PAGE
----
Playwright Arinze Kene tackles the themes of race, identity, love and hate in his latest play, God’s Property, directed by Michael Buffong
Set in Deptford in 1982, God’s Property tells the story of two mixed race brothers, Chima (Kingsley Ben-Adir) and Onochie (Ash Hunter), who have been estranged for years.
Elder brother Chima has served the last decade in prison for the murder of a young white girl, leaving 16-year-old Onochie to deal with the stigma of having an older brother accused of murder. Eager to be accepted by his hostile white community, Onochie is quick to deny any relation to his convict brother or his Nigerian heritage, surrounding himself with skinhead friends and his white girlfriend, Holly (Ria Zmitrowicz). A frosty reunion takes place when Chima is suddenly released and tensions quickly heighten when the community discovers he is walking freely amongst them. Onochie is forced to decide whether to stand by the brother he has not seen for 10 years and barely knows, or the community he so desperately wants to be a part of.
An enjoyable offering from Arinze Kene, the storyline is original and confronts the serious issues of race and self-identity in a compelling and, at times, humorous manner. I could relate to Onochie’s struggle for acceptance by the predominantly white community he is surrounded by, his desire to feel belonging within their culture – to dress, speak, think, act and even eat as they do. The production delivers a poignant snapshot of attitudes towards race and cultural identity in 1980s UK. The need to reconcile one’s heritage with the prevalent culture is an issue that many minorities still struggle with and can therefore relate to – the play serves as a vehicle to commence dialogue about these matters in the present day.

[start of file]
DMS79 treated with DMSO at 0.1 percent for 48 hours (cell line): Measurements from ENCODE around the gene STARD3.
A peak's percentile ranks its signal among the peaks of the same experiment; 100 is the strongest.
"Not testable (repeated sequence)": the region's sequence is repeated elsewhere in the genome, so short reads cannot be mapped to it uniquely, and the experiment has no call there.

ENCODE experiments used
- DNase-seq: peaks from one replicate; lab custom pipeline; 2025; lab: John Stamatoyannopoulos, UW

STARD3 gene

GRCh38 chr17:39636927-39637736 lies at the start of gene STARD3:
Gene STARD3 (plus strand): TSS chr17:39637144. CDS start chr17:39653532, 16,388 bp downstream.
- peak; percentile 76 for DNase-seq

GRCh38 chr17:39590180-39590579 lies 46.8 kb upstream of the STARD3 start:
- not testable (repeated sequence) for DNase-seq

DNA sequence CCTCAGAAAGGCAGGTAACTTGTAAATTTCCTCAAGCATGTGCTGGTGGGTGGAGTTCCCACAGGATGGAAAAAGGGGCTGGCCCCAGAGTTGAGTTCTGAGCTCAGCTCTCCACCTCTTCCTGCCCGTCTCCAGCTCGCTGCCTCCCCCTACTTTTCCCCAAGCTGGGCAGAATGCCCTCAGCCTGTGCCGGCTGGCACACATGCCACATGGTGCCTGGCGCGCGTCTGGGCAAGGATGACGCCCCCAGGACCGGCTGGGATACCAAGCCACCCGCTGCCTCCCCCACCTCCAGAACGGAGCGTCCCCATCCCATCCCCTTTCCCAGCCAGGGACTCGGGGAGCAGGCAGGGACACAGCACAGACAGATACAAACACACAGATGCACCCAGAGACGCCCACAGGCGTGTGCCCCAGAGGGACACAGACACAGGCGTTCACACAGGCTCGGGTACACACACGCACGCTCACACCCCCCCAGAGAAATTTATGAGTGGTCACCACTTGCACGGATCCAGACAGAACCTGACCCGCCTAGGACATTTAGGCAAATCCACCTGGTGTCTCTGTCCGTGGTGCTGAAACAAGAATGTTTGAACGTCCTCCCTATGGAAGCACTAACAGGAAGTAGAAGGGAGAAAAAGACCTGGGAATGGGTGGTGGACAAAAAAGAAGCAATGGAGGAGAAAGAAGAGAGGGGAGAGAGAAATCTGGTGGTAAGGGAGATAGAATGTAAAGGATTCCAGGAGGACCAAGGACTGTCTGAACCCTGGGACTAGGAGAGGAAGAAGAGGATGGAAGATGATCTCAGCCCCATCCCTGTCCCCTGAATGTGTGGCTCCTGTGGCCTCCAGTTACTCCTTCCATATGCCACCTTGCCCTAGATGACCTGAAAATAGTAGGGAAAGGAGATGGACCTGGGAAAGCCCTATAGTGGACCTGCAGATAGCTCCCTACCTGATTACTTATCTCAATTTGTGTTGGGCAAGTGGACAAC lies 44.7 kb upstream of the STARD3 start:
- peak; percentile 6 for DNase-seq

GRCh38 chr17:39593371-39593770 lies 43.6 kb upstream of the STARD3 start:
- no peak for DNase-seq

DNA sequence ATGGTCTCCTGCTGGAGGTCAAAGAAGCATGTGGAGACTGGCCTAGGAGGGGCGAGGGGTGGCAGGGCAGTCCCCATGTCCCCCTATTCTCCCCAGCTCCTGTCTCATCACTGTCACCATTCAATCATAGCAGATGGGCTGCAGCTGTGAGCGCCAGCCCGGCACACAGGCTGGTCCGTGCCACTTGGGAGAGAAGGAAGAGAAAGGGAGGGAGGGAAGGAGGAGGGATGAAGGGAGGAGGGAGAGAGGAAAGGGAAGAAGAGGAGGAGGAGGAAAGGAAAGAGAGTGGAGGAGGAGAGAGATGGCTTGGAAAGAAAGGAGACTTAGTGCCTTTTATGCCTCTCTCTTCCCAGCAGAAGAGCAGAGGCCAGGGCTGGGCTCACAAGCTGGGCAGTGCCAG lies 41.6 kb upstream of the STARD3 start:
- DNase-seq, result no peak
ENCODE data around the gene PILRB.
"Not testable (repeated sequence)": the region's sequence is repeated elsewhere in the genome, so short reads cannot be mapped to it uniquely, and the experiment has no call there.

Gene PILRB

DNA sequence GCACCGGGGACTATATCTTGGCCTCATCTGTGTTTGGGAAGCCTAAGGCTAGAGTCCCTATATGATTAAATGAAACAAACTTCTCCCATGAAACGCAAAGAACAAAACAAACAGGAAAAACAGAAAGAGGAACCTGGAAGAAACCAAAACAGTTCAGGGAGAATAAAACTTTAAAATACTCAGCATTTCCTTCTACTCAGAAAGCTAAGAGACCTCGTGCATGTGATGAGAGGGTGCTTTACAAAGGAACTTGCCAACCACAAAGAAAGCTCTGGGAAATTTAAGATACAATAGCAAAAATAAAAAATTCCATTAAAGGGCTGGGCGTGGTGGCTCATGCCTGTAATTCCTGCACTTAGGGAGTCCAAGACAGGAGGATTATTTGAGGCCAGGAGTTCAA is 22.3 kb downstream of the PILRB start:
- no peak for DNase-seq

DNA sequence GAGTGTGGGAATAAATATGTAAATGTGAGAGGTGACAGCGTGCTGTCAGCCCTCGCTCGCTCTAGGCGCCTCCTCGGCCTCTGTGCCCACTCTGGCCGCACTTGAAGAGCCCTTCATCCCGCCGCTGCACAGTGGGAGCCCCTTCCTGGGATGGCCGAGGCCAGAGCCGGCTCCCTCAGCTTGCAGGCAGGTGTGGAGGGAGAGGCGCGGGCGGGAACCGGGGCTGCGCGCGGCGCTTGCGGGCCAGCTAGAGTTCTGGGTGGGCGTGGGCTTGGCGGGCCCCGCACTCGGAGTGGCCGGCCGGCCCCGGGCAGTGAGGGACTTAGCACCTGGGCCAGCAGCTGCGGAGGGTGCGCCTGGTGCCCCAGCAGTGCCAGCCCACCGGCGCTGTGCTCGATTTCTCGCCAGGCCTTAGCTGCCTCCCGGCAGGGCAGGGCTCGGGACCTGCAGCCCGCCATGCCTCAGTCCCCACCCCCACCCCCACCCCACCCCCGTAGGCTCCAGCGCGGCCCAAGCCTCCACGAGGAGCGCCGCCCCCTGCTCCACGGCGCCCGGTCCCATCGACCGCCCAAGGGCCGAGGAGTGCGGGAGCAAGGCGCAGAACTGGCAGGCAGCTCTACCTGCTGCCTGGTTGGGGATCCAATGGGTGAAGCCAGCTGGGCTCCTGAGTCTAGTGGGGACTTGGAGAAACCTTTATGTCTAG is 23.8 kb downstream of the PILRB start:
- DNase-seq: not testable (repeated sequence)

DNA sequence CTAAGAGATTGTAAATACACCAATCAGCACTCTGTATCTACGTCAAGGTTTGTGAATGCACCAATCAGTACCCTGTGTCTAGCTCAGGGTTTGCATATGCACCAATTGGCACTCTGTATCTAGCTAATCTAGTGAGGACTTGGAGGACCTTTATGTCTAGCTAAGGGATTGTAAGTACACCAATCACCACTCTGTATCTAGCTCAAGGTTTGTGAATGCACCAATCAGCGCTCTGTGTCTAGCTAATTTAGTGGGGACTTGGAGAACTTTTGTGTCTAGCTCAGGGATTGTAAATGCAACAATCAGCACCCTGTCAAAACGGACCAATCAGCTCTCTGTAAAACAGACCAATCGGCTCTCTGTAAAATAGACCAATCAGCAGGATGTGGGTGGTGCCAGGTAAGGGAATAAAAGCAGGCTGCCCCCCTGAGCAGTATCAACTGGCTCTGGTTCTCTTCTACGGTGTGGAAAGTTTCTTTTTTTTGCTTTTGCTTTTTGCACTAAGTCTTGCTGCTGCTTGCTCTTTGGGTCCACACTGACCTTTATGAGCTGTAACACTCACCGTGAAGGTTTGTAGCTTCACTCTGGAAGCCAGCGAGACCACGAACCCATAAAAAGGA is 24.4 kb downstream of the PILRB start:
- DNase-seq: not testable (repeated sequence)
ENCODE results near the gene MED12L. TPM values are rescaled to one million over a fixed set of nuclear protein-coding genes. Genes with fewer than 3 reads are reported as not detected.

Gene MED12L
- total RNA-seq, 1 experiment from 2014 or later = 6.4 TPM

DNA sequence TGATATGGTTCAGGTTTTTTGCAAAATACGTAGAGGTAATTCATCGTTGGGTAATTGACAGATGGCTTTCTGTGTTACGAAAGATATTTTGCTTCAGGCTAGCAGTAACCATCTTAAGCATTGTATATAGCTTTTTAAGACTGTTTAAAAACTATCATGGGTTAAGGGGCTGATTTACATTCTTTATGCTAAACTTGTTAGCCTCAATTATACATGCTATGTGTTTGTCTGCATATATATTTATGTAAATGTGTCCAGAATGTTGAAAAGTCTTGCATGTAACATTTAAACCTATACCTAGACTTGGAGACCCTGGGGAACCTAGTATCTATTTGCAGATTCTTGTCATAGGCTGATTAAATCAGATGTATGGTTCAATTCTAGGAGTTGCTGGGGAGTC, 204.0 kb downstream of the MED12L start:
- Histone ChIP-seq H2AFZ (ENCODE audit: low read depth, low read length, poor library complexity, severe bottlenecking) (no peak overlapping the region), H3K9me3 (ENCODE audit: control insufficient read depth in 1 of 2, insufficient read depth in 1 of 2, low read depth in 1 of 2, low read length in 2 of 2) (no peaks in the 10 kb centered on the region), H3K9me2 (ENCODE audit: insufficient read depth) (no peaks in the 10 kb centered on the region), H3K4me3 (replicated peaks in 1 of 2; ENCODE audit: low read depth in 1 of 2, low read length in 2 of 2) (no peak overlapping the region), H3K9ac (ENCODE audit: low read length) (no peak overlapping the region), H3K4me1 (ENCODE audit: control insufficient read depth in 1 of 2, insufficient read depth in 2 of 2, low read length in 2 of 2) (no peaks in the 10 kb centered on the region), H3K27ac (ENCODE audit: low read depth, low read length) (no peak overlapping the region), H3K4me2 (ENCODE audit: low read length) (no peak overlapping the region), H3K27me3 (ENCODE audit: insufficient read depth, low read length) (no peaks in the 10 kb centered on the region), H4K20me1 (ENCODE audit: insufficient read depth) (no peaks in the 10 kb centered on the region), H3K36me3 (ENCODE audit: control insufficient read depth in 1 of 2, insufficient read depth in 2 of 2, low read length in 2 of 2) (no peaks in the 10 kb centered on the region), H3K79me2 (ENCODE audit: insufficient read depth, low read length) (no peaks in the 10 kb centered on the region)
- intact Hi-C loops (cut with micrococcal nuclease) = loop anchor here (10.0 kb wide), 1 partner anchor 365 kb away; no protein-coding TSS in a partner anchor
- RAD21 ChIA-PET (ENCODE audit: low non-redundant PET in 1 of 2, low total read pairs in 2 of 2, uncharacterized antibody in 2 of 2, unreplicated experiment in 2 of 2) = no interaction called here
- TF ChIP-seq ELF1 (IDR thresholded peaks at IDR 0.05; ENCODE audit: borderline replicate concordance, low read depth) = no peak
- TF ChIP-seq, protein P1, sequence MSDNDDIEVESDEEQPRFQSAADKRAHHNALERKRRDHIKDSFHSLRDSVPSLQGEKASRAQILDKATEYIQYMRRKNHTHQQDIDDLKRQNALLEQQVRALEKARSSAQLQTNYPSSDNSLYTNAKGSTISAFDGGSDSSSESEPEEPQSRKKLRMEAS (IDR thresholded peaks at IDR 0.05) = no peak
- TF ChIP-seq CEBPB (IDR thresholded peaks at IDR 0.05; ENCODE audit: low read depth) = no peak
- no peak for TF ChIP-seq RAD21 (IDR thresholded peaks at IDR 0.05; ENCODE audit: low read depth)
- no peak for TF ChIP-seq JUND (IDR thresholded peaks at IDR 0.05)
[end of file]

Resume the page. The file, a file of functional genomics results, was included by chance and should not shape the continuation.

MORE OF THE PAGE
All the cast give memorable performances; Ben-Adir and Hunter are outstanding as Chima and Onochie. The brotherly dynamics between the two are believable. Ben-Adir’s portrayal of an acutely conscious, yet laid-back older brother gives contrast to Hunter’s characterisation of a hot-headed and intelligent, yet naïve younger brother. The casting of Zmitrowicz as Holly is spot-on. Paired with Hunter, the couple offer convincing interaction and provide many light comedic moments, particularly the scene when Onochie tries to take their relationship to “the second level”.
God’s Property is a co-production between Talawa Theatre Company, Soho Theatre and Albany Theatre, and runs roughly 90 fly-by minutes with no intermission, the action and pace of the story not requiring one. It is currently playing at the Soho Theatre Upstairs, a small venue which seats 90. I enjoyed watching the play in such an intimate setting and felt like a fly on the wall, almost intruding in the lives of these characters. Decorated with tacky floral wallpaper, the kitchen is where all the drama unfolds in the play. Ellen Cairns’ set design of a 1980s council estate kitchen brings the production to life.
With a unique story and superb acting, God’s Property is a worthwhile and charming play that confronts many relevant social issues in a brilliant head-on fashion. For an enjoyable, thought-provoking evening, I highly recommend God’s Property.
God’s Property is showing at London’s Soho Theatre until 23 March, with a BSL performance on the 23rd. At the MAC Birmingham, performances run from 26 to 28 March, with a BSL performance on the 27th.
Photo Credits: Helen Maybanks / http://www.helenmaybanks.com/
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